Fancy an island getaway without the five-star frou frou, with as much adventure on the sand as in the water? North Stradbroke Island fits the bill.
It sounds as if it was named by a Wiggle, but don’t be fooled; the Big Red Cat to North Stradbroke Island is a serious ferry. It looks like a huge white, red and black Transformer with capacity for up to 300 people and 50 cars. The impressive vessel makes the 20-kilomtre journey from the Brisbane suburb of Cleveland to the main port on ‘Straddie’ in just 45 minutes.
This laid-back Queensland island is a popular spot for 4WD, diving, fishing and surfing. So, the Big Red Cat is almost always jam-packed. Not the type who wants to throw yourself into a new adventure every single day? Straddie is still an ideal island for lying about, cruising around and winding down with BBQs on the beach.
Exploring Straddie with a local
Straddie Kingfisher Tours guide ‘Barefoot’ Dave is about as local as you get. Dave owns just one pair of shoes; a concession to the Queensland Fire and Rescue Service, of which Dave is a member. It insists he has a pair of boots to wear if they need him.
Dave’s father and grandfather grew up on Stradbroke Island, and he’s lived here all his life. Why would you leave paradise? He’s the perfect bloke to give you a tour of the island. He’ll show you the best surf breaks and hottest spots for fishing, diving and snorkelling. Not to mention, his favourite 4WD tracks and spots to set up your picnic table for rolling ocean views.
4WD on Stradbroke Island
The three townships of Straddie – Point Lookout, Dunwich and Amity Point – are linked by bitumen roads, but it’s much more fun driving a 4×4 along the beach. First, though, you’ll need to pick up a beach driving permit from the Big Red Cat or from Straddie Camping. They cost around $40. It’s a complete buzz cruising along the sand at speed, dogs hanging out the windows or balancing on the bouncing trays of utes. Everyone passing gives you a friendly nod or wave.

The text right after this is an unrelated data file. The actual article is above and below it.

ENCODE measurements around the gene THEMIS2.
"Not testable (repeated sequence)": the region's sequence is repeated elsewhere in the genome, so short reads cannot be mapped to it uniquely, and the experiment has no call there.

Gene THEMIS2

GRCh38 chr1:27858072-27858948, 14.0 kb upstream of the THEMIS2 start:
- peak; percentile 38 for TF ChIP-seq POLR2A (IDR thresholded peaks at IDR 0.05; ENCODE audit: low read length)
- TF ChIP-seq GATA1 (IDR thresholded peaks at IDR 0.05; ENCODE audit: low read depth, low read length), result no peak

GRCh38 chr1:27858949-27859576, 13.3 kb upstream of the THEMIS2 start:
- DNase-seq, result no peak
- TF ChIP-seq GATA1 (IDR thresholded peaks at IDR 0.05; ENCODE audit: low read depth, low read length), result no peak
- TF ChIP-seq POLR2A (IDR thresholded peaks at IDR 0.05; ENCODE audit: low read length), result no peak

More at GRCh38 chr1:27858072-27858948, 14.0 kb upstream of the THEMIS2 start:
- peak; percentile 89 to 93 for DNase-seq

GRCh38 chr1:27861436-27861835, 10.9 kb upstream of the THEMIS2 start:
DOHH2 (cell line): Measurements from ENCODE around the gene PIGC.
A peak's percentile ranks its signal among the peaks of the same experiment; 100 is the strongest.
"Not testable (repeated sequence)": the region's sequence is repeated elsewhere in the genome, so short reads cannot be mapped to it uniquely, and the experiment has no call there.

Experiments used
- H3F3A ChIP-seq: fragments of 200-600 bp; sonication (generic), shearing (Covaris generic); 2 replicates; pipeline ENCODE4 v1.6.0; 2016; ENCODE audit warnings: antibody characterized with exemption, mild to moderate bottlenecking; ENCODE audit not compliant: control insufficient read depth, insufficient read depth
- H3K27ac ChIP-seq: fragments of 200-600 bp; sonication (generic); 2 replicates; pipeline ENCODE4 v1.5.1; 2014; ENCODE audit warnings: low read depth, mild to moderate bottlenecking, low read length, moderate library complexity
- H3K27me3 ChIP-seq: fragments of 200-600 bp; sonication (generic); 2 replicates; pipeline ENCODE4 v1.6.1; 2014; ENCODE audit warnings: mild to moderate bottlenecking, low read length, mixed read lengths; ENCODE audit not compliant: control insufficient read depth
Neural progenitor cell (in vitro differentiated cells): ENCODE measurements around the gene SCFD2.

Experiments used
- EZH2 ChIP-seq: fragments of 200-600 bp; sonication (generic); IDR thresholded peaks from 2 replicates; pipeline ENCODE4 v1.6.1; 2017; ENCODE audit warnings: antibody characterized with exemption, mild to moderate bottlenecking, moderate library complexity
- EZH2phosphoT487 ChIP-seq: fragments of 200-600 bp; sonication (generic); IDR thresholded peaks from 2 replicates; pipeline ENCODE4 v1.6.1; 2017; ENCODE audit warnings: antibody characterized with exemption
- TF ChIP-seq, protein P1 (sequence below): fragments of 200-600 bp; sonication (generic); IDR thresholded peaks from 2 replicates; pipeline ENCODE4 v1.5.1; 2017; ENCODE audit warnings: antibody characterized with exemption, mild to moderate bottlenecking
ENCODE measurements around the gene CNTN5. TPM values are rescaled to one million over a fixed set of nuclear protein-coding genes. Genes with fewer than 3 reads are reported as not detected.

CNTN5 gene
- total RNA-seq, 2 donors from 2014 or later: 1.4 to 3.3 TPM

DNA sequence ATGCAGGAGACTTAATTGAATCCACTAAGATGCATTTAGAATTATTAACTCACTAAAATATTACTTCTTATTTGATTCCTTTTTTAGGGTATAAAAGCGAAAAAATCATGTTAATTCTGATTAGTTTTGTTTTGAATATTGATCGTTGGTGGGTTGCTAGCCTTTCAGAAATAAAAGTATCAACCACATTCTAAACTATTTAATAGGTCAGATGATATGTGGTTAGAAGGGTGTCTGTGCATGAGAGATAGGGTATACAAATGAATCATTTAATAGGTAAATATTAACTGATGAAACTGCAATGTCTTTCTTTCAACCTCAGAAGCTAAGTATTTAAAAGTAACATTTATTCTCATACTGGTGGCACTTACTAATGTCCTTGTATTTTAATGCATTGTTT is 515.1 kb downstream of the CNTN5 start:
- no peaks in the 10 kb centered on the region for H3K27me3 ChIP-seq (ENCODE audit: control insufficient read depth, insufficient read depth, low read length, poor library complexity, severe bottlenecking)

On most of his tours, Barefoot Dave sets up his famous barbie on the beach. He chars a few snags while guests feast on colossal portions of freshly made coleslaw and cups of orange cordial. Million-dollar views, lashings of tomato sauce and the cool shade of a gum tree are the final ingredients for concocting memories to last a lifetime.
You might think Dave’s days couldn’t be more perfect. You’d be wrong. The icing on the cake of this tour guide’s dreams is one that many of his Straddie mates share – and it’s made of sperm-whale puke. “I want to find a great big chunk of whale vomit,” Dave grins. No joke. A waxy, snot-green ball of ambergris, found in Moby Dick’s digestive tract, is used in top-shelf perfumes. It’s so rare it sells for around $20 a gram. In 2008, a 7.5-kilogram lump valued at more than $150,000 was found in Portland, Victoria; the largest piece ever found weighed 455kg.
“Oh yeah, I’m always on the lookout,” says Dave. “And being here, where things wash up all the time, I’m in a good spot to find a good one.”
Things to do on Stradbroke Island